I thank all colleagues for their contributions to the debate. As ever over the past four or five months, it has been defined by gentle disagreement politely put by well-informed contributors to the debate around defence and security in the Euro-Atlantic.
NATO is inescapably the foundation on which Euro-Atlantic security is based. It is, always was and has proven itself over the past three months still to be the most enormous deterrent, even against Putin at his most belligerent. Other multinational fora, many of which have been mentioned today—the UN, the European Union, the G7, the coalition of donors that sit outside NATO and the coalition of those who have imposed sanctions on Russia—have all been able confidently to make interventions to try to resolve the conflict, safe in the knowledge that NATO’s overwhelming firepower keeps the conflict contained within Ukraine. That has enabled many international fora to take measures to impose cost on Russia and try to persuade it to change course.
Not only does NATO have an enormous technological and numerical advantage but, as my right hon. Friend Dr Lewis and my hon. Friend Mr Baron made clear, the nuclear deterrent is inescapably important to the deterrence that NATO provides. That is why the SNP’s positions on nuclear and on NATO are so contradictory. Scotland’s geography is the gatepost on the southern side of the Greenland-Iceland-UK gap. That is the most strategic gateway to the north Atlantic and is essential to all NATO’s plans. Right now, at the very tip of Scotland, some of the most advanced anti-submarine warfare capabilities are based at RAF Lossiemouth. They are there because one of Europe’s best-funded and biggest air forces is able to have those capabilities alongside the fast air that polices threats in the Norwegian and northern seas and beyond.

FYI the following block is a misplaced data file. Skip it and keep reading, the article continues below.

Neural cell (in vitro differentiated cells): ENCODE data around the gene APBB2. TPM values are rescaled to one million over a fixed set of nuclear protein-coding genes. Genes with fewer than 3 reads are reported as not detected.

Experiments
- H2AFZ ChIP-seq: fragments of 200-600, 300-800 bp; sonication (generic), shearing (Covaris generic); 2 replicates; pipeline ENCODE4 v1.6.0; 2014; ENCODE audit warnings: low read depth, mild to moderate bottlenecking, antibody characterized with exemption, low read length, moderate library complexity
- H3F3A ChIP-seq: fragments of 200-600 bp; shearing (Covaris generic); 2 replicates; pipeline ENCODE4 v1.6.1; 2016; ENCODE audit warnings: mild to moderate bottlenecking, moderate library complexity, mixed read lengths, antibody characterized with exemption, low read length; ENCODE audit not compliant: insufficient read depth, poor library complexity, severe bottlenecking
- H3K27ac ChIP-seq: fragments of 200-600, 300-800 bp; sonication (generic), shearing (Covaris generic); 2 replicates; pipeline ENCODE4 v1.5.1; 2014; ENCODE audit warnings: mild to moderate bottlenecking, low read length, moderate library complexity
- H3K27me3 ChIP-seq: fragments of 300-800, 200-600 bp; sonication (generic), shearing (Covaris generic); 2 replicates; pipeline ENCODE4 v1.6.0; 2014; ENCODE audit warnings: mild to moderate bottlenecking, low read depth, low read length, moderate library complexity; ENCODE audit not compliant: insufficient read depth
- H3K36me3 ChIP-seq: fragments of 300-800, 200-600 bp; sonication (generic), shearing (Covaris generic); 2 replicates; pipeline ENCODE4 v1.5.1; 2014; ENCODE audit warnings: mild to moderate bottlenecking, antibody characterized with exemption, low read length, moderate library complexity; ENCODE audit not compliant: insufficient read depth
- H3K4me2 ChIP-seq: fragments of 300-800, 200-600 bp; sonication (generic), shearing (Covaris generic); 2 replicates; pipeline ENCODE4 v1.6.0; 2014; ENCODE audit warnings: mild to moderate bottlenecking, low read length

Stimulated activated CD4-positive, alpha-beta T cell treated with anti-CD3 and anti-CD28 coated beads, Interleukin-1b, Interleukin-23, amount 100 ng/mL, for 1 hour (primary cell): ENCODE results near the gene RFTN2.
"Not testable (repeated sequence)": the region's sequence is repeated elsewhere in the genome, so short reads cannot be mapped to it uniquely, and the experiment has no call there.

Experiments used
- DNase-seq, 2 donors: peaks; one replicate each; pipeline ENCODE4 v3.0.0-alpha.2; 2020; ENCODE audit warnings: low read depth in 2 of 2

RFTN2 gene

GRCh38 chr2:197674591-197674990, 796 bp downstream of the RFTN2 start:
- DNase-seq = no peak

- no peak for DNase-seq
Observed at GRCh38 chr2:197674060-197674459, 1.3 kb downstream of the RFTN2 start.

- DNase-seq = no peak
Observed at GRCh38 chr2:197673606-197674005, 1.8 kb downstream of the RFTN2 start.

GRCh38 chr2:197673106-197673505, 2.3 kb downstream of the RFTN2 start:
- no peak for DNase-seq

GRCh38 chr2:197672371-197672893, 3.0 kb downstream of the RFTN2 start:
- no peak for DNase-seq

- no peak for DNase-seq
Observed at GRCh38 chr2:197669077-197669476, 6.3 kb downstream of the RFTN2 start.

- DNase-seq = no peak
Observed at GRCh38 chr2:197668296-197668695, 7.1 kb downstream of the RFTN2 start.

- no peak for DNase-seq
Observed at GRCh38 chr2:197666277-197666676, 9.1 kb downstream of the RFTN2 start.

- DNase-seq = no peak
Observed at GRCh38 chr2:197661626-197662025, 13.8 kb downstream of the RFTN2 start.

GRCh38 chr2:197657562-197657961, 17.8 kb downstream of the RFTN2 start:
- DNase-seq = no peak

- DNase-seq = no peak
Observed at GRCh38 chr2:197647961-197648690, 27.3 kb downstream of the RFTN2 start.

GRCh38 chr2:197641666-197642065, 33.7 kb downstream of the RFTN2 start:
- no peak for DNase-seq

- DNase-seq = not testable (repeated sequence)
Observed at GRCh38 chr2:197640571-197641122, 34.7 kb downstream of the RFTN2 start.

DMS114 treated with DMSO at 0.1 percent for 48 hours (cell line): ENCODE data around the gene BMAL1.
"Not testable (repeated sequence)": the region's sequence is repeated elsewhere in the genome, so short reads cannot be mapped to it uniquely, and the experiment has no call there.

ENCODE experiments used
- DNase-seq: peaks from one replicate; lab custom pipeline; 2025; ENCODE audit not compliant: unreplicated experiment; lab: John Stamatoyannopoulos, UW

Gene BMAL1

Of course, Scotland hosts the nuclear deterrent on which so many countries around NATO depend, because it is the only nuclear deterrent that is assigned to NATO. It therefore seems to me more than a little contradictory that a party that wants to expel the UK’s nuclear deterrent from Scotland wants to apply to join an alliance that is ultimately underpinned by that very same deterrent.
I am trying hard to follow the question. The answer is either that it belongs to the United Kingdom and the Scottish Government would insist on its removal—
Yet the hon. Gentleman’s position and that of his party is that he would want to join an alliance whose deterrence is underpinned by that deterrent. It feels inconsistent. To NATO countries around the alliance, the idea that that pivotal geography on the southern end of the Greenland-Iceland-UK gap should wish to break away from one of the world’s biggest, best-resourced and best-trained armed forces seems like absolute nonsense.